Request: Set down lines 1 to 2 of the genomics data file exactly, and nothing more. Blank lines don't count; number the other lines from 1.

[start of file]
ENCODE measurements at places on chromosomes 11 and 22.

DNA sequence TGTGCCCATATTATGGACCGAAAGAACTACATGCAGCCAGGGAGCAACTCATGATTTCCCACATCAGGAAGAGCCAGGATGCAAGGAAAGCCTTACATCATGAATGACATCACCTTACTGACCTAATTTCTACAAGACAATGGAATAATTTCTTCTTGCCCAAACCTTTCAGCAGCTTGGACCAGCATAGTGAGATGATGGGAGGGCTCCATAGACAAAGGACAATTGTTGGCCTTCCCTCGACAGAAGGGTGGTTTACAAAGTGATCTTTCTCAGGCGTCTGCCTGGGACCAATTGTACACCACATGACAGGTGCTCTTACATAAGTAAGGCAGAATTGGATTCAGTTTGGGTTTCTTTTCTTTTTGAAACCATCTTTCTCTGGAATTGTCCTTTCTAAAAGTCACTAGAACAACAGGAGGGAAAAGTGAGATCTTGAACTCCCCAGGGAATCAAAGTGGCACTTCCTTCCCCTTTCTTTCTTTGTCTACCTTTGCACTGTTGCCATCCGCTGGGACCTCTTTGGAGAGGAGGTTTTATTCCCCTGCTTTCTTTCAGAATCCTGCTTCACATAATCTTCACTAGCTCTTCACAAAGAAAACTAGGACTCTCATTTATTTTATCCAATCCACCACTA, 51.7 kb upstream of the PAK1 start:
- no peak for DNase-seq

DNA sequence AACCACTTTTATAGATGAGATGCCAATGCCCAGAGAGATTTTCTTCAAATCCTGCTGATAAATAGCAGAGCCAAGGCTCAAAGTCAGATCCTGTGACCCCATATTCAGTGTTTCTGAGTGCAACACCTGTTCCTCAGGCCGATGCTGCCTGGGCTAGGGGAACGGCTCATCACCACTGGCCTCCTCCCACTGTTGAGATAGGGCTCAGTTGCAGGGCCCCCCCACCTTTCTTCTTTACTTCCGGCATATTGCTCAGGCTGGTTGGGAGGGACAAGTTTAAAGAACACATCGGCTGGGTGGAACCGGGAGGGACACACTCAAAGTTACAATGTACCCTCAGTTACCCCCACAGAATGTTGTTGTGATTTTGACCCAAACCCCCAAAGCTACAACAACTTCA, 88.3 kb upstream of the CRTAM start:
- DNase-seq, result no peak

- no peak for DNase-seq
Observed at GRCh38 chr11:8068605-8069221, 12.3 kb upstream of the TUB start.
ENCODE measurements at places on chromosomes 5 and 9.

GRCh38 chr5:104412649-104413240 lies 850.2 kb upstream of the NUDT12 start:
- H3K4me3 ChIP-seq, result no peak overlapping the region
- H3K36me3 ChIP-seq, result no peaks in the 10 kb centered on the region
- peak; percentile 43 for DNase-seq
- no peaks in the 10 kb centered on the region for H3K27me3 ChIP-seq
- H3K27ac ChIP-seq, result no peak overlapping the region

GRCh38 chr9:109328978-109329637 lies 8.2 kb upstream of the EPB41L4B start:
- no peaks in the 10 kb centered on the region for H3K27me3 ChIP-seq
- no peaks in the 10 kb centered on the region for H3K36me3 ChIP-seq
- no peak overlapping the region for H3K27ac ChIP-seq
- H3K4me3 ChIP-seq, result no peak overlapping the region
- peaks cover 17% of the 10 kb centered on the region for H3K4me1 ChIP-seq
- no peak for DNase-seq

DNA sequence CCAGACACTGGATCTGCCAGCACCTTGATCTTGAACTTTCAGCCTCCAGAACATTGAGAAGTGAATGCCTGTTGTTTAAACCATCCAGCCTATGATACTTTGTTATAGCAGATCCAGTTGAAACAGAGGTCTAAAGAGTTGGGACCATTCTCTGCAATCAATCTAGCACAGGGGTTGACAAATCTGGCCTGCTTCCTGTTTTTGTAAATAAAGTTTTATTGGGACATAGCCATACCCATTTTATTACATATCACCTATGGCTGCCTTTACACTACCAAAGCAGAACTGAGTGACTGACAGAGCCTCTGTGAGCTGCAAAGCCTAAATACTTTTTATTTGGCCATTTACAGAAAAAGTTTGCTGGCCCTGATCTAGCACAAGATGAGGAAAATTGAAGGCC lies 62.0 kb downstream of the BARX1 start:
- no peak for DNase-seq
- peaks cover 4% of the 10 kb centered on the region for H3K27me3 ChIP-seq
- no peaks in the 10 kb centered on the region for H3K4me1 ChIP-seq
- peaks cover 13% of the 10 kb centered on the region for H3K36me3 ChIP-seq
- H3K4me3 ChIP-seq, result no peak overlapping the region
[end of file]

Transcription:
ENCODE measurements at places on chromosomes 11 and 22.

DNA sequence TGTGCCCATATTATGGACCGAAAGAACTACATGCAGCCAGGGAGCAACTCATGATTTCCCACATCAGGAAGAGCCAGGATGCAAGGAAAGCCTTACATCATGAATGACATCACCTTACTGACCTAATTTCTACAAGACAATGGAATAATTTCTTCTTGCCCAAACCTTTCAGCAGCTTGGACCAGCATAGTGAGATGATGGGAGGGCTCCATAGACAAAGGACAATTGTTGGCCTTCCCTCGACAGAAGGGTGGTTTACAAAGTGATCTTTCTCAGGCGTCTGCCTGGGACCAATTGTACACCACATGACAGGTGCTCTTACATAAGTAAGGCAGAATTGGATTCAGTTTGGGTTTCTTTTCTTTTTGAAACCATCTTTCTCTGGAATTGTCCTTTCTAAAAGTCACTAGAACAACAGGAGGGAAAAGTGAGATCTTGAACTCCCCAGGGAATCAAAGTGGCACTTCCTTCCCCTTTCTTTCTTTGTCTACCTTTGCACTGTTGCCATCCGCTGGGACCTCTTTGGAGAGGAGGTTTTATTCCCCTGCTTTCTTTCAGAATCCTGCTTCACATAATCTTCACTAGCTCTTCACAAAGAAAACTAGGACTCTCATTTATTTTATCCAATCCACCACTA, 51.7 kb upstream of the PAK1 start: